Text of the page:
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Estimation with Incomplete State Information in the Smart Grid

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If you have a question about this talk, please contact Dr Ramji Venkataramanan.

Abstract:

The increasing interconnectivity between information systems, communications, and the electricity grid gives rise to the smart grid. A characteristic that draws a distinction between the current grid and the smart grid is the availability of information that can be used to optimize the system management. This implies that additional networks of sensing and communication need to be added to the grid, which amplifies the impact of potential threats, both intentional and unintentional. In this talk we analyze the network state estimation problem with incomplete state information. A common approach is to assume that the underlying random process modeling the network state is stationary and its statistical characterization is known. Unfortunately, this is not a realistic assumption. That being the case, the imperfect knowledge of the statistical model needs to be taken into account when analyzing the fundamental limits governing the system and in the design of practical estimation procedures.

First we study the theoretical limits for grid state estimation when partial prior knowledge is available using information theoretic measures and random matrix theory. We show that the uncertainty about the system model can be absorbed as a mismatch term defined by a random process. This framework enables us to describe the trade-offs between the estimation performance and the amount of prior knowledge available during the estimation process. In a second part, we design practical estimation/attack strategies when data injection attacks are present. The validity of the presented procedures in real settings is studied through simulations in the IEEE test systems.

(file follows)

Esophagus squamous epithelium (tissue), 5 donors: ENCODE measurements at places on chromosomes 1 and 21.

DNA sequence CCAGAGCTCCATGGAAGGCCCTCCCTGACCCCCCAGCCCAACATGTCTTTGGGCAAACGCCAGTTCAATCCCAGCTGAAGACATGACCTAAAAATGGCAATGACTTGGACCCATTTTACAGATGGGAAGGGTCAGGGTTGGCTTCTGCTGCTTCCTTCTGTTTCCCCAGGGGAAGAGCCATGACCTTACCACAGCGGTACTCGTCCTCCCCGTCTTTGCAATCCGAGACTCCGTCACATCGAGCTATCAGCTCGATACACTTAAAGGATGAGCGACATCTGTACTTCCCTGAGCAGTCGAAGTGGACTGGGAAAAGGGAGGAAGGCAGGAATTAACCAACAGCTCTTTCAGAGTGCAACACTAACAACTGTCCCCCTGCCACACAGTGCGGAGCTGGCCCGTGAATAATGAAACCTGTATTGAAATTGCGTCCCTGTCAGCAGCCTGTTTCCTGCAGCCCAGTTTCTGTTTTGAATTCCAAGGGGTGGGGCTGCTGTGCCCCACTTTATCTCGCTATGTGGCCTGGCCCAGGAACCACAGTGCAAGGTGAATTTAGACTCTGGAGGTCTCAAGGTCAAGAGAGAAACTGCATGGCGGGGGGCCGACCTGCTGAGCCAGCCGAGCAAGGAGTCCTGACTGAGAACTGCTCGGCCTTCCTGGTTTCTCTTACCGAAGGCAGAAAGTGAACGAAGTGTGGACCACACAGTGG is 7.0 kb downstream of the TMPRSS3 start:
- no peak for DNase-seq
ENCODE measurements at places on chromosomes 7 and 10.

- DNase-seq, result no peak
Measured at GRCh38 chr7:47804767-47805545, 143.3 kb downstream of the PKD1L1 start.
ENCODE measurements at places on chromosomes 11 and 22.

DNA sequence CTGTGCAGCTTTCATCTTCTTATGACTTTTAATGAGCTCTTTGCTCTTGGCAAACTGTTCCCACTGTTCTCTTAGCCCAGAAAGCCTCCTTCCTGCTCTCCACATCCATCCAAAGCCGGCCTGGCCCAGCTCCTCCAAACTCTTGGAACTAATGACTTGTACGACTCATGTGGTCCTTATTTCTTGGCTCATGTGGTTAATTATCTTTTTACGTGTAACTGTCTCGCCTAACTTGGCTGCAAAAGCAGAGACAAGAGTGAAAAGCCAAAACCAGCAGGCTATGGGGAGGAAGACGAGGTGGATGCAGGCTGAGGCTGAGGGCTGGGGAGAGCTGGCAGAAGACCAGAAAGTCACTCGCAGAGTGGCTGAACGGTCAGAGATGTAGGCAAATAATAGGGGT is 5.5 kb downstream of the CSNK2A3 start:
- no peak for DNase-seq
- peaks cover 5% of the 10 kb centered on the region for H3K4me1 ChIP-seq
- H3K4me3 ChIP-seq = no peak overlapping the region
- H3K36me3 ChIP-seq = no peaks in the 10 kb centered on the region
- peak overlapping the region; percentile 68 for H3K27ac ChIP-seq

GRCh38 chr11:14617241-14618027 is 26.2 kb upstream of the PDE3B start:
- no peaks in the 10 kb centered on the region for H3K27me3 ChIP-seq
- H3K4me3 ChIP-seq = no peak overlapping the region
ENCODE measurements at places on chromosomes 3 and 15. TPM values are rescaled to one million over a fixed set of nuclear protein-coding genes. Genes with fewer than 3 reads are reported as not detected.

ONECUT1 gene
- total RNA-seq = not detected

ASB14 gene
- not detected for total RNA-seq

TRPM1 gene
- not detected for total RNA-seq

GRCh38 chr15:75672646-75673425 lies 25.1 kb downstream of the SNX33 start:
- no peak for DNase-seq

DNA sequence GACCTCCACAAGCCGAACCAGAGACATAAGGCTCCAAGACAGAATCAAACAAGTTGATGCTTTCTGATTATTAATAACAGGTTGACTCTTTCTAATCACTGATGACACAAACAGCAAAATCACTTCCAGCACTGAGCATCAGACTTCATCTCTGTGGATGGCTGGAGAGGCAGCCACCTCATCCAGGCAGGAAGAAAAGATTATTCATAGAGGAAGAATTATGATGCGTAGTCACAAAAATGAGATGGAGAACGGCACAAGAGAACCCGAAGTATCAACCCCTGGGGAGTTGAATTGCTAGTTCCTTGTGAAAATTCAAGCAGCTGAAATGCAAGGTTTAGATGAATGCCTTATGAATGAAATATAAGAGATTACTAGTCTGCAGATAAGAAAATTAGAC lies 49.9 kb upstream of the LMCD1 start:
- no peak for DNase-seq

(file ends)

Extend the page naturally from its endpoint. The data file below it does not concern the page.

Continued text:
Bio:

Iñaki Esnaola received the M.S. degree in Electrical Engineering from University of Navarra, Donostia, Spain in 2006 and a Ph.D. in Electrical Engineering from University of Delaware, Newark, DE in 2011. He is currently a Postdoctoral Research Associate at Princeton University, Princeton, NJ. In 2010-2011 he was a Research Intern with Bell Laboratories, Alcatel-Lucent, Holmdel, NJ. His research interests include information theory and communication theory.

This talk is part of the Signal Processing and Communications Lab Seminars series.

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